Prevent perspiration from ruining your wardrobe

white sweater with yellow stain under armpit

White clothes can take on that yellow hue even when you’re following all the laundry rules perfectly. It might even only become noticeable when you purchase a new white item and hang it up in your wardrobe next to a now obviously stained T-shirt.

The same goes for smells. Sometimes it’s hard to shift the smell of sweat, especially when it comes to your favourite workout outfit.

Luckily, there are a few things you can do to prevent and reverse these issues.

Why does sweat stain?

Sweat marks occur when the proteins in your sweat react with the aluminium and other chemicals present in antiperspirant.

Apocrine sweat glands, which are the glands found in your underarms, produce a different type of sweat compared to eccrine sweat glands (found elsewhere on your body). Unlike eccrine sweat, apocrine sweat is full of fats and proteins, which contribute to stains and odour.

Sweat itself is sterile and virtually odourless, but when it meets the bacteria on the surface of your skin it can produce an unpleasant smell.

Wash your clothes promptly

If you wear an item for a significant amount of time, it’s likely to have some sweat on it. Stains and odours are caused when bacteria are left on fabric, so the best thing to do is launder clothing soon after each wear.

Essentially, the longer you leave sweat on clothing, the greater the bacterial growth.

If you can, try to air clothes out by hanging them over the side of the laundry basket so the bacteria don’t multiply and transfer to other clothes.

If you’ve just done a workout and don’t plan to do laundry for the next few days, pop your gym clothes in a plastic bag, tie it up and place it in the freezer. The cold will destroy the bacteria and prevent the clothes from festering in the bottom of the hamper until laundry day.

Read: Common mistakes you might be making with your clothes dryer

Spot clean the worst areas

Cleaning the armpits and neck area of shirts can help prevent yellow stains and lingering odours. Use a natural soap such as coconut oil or eucalyptus, or a laundry product specifically designed for spot treating.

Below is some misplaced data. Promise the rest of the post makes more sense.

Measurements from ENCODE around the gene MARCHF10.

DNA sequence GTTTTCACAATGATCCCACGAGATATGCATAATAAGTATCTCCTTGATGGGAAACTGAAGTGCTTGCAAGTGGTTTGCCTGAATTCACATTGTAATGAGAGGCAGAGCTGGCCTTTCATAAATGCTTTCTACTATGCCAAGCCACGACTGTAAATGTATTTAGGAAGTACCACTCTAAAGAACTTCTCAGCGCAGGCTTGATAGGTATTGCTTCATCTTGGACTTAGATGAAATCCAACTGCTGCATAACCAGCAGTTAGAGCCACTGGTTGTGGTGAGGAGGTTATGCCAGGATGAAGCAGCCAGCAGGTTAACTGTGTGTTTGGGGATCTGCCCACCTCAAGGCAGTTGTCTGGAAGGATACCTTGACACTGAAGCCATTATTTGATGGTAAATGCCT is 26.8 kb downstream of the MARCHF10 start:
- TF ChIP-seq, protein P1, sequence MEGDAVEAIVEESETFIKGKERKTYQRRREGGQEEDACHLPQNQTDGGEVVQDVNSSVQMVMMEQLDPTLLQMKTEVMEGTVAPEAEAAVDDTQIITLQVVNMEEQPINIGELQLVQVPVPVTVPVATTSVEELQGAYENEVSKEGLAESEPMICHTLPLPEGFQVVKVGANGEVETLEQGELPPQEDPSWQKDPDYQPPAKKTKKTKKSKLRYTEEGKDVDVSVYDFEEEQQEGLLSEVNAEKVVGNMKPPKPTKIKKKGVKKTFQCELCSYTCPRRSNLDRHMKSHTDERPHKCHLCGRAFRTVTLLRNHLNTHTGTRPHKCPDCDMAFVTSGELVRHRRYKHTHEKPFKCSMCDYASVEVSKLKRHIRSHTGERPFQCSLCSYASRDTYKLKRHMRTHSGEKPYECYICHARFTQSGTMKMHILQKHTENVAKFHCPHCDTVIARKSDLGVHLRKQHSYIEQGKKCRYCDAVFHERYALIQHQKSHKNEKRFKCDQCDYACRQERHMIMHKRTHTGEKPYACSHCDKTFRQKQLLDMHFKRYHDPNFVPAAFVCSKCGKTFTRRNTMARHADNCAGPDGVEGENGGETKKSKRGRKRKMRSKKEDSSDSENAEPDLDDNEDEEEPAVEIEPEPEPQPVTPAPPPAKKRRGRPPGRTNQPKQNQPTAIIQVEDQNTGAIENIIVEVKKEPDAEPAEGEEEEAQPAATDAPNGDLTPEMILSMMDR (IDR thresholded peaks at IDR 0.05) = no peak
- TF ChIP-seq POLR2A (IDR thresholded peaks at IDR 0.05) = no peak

If using natural soap, gently rub the product into the affected areas being careful not to scrub too hard. Leave it to work for a few minutes before rinsing under cold water and washing as usual.

If using a laundry product, apply the product according to the directions on the packet.

Spot cleans are great because sweat stains and odours can require more attention or different temperatures than the recommended wash cycle for the rest of the garment.

Stains might not show up straight away

If you have a special occasion outfit that you don’t wear too often, be wary about putting the garment away without laundering it, even if there are no obvious stains. Sweat can cause a reaction if left on a garment for a period of time, especially on a particularly delicate fabric such as silk. The next time you go to wear it, you might be met with an odour or stain that wasn’t there when you put it away.

A quick hand wash or a stop at the dry cleaners can prevent this.

Choose natural fibres

Due to their distinctive properties, natural fibres such as cotton, wool and silk react differently to sweat than synthetic fibres such as polyester and elastane.

Polyester often absorbs the oily sweat from armpits which can cause long-term odour.

A 2016 study from Norway found that even odour-control synthetic fabrics smell worse than natural fibres over time.

Read: Are you washing your clothes correctly?

Use enough laundry detergent

You’ve probably heard not to add too much laundry detergent plenty of times, but it’s important that you’re not adding too little either.

If an insufficient quantity of detergent is used, some dirt and grime may remain on the fabric, giving it chance to decompose and break down when dried and stored. This often results in yellow spots or stains.

Just follow the instructions on the detergent packet and measure it correctly in relation to the weight of the clothes you’re washing.

Change your deodorant routine

You may be applying antiperspirant incorrectly or using a product that isn’t suitable for your needs.

Make sure you don’t over-apply the product; you only need a few swipes. Piling on deodorant or antiperspirant will leave residue on your clothing that can make stains worse.

Consider switching to a natural deodorant. When you take the aluminium out of your antiperspirant, you are less likely to produce sweat marks. Just be aware that it can take a while to adjust to a natural deodorant and what works for one person won’t necessarily work for you.

Read: Is deodorant actually a health hazard?

If you have a beloved garment that you just can’t get a stain or odour out of, try cutting it out and replacing it with a patch of fresh fabric.

Transform blouses into sleeveless tops or add a cotton underarm gusset to protect the outer layer. If these things are beyond your sewing capability, they can be done easily by a professional tailor.

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Written by Ellie Baxter

Writer and editor with interests in travel, health, wellbeing and food. Has knowledge of marketing psychology, social media management and is a keen observer and commentator on issues facing older Australians.

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